restricted access VI.9 Regulating Services: A Focus on Disease Regulation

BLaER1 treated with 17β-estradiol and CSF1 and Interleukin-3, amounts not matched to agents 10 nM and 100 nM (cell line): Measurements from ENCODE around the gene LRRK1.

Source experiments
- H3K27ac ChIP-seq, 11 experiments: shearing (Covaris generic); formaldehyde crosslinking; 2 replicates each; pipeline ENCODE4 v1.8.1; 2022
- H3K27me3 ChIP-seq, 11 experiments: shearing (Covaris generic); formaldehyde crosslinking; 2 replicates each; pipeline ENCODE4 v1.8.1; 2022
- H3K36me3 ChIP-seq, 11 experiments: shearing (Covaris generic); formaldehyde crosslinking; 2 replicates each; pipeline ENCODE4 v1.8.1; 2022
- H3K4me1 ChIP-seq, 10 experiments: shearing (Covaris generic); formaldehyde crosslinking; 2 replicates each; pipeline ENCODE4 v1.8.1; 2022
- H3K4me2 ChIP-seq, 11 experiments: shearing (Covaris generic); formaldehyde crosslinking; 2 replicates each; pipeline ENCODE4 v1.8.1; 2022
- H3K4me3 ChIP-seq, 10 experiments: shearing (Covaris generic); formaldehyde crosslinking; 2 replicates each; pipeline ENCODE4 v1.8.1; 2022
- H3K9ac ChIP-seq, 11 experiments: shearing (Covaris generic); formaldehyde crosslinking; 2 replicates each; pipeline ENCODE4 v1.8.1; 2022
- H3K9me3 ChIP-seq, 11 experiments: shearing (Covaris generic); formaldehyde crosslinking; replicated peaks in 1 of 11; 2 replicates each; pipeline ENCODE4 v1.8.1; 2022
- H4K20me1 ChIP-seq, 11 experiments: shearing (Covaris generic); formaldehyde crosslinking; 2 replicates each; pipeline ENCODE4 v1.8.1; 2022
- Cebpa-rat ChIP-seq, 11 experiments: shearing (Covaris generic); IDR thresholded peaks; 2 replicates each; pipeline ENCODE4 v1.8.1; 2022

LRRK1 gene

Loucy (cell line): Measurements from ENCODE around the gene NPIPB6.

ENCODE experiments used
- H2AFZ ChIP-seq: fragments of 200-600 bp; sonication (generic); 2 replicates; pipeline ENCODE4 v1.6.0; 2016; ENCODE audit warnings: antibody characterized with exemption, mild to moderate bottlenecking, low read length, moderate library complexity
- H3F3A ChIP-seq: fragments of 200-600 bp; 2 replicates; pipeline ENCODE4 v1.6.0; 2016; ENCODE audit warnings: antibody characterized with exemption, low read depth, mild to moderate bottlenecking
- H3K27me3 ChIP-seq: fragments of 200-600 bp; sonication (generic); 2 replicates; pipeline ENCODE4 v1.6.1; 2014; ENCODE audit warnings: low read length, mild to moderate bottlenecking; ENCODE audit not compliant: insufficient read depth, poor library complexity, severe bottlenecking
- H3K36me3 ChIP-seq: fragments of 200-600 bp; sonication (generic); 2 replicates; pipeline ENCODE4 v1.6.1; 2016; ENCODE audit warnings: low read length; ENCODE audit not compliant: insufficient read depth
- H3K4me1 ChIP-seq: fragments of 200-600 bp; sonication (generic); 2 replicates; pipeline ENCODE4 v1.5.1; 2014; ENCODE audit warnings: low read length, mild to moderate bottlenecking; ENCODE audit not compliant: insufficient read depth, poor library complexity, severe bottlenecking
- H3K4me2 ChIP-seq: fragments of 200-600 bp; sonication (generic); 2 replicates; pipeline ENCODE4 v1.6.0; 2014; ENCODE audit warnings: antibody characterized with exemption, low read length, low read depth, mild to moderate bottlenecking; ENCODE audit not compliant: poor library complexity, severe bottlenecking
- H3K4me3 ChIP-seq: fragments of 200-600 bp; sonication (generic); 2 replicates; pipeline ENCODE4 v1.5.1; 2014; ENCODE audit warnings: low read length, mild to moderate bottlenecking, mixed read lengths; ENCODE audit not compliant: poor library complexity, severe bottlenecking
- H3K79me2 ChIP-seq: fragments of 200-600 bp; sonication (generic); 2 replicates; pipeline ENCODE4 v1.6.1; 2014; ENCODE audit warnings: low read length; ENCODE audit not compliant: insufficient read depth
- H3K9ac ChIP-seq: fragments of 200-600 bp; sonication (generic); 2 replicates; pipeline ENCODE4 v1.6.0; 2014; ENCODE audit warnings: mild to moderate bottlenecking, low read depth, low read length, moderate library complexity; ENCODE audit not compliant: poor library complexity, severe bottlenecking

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VI.9 Regulating Services: A Focus on Disease Regulation Peter Daszak and A. Marm Kilpatrick OUTLINE 1. Infectious diseases as disrupters of ecosystem services 2. Diseases as providers of regulating ecosystem services 3. Ecosystem regulation of infectious diseases 4. Valuing the economic impact of pathogens and their ecosystem services Over the past few decades there has been an explosion of interest in the ecology of infectious diseases and their roles in ecosystem function. Many studies have focused on the dynamics of pathogens within human, other animal, and plant populations and their role in causing mass mortality events and population declines. Other researchers have focused on diseases that are increasing in incidence or geographic or host range—‘‘emerging’’ infectious diseases—of humans, wildlife, and plants. However, relatively few researchers have approached disease ecology in the context of ecosystem services, where diseases, parasites, or pathogens perform functions potentially useful to humans. In this chapter, we review the literature on three aspects of parasites and pathogens in the field of ecosystem services. The first is probably the most well known: their role in morbidity and mortality to their hosts, through which they disrupt the host’s ability to provide an ecosystem service, i.e., disrupting the survival or life-history success of ecosystem service providers. The second is the role of pathogens as regulating service providers by suppressing populations of pest species, resisting invasion, and acting as biocontrol agents. The third aspect is poorly understood but a subject of growing interest: rather than parasites performing the service per se, it is the role of species, communities, and biodiversity in regulating the risk of infectious diseases to people, i.e., performing a regulating service, that reduces disease risk. The thrust of our chapter is to review the state of the field, and we have paid particular attention to highlighting those areas where future research is likely to be most fruitful and to identifying strategies to take the field forward. We have therefore added a fourth section that discusses efforts and strategies to estimate the value of pathogens and the cost of their impact on natural capital and ecosystem services. GLOSSARY density dependent. A density-dependent process varies with the population density of the species concerned . For instance, below a certain host population size, parasitic infections may not occur (there are not enough hosts for the parasite to be transmitted between them), whereas above a certain host population size, parasitic infections may become prevalent. The probability of any individual host getting infected depends on the density of surrounding hosts. emerging infectious disease. A disease that has recently and significantly increased in impact, in the number of cases it causes, or in its geographic range; a disease that is caused by a newly evolved pathogen or has recently been transmitted from one species to another to result in an outbreak in the new host species. parasite. An organism that resides within or on, and is nutritionally dependent on, another organism. In this article, we include all forms of infectious microbes , including viruses, prokaryotes (e.g., bacteria ), and eukaryotic parasites (e.g., roundworms). pathogen. An infectious agent or parasite that causes illness in its host, usually defined as clinical illness, i.e., causing significant pathology or damaging physiological change. 1. INFECTIOUS DISEASES AS DISRUPTERS OF ECOSYSTEM SERVICES Infectious diseases have been reported to be the cause of morbidity and mortality in a range of key ecosystem service providers (ESPs) (table 1). In these cases, pathogens act as ‘‘mediators’’ of the loss of ecosystem services and effectively perform an ‘‘ecosystem disservice .’’ The impact of pathogens is greatest when they cause population declines of keystone species or ecosystem engineers. For example, the death of one-third of the Serengeti lion population caused by canine distemper (a disease introduced via domestic dogs) had a disproportionate impact on the ecosystem. Pathogens sometimes spread rapidly through highly susceptible host populations, which include host populations that have not evolved in the presence of the pathogen. Introduced pathogens may also impact abundant species at lower trophic levels and have similarly dramatic effects on ecosystem services. Human attempts to control or manage diseases can also have unanticipated ancillary impacts (either positive or negative) on ecosystem services. The introduction of rinderpest into Somalia in 1889 with imported domestic cattle led to a pan-African outbreak and widespread loss of livelihood as it caused the death of millions of domestic and wild ungulates and ecosystem collapse over large areas. But it also provides an...


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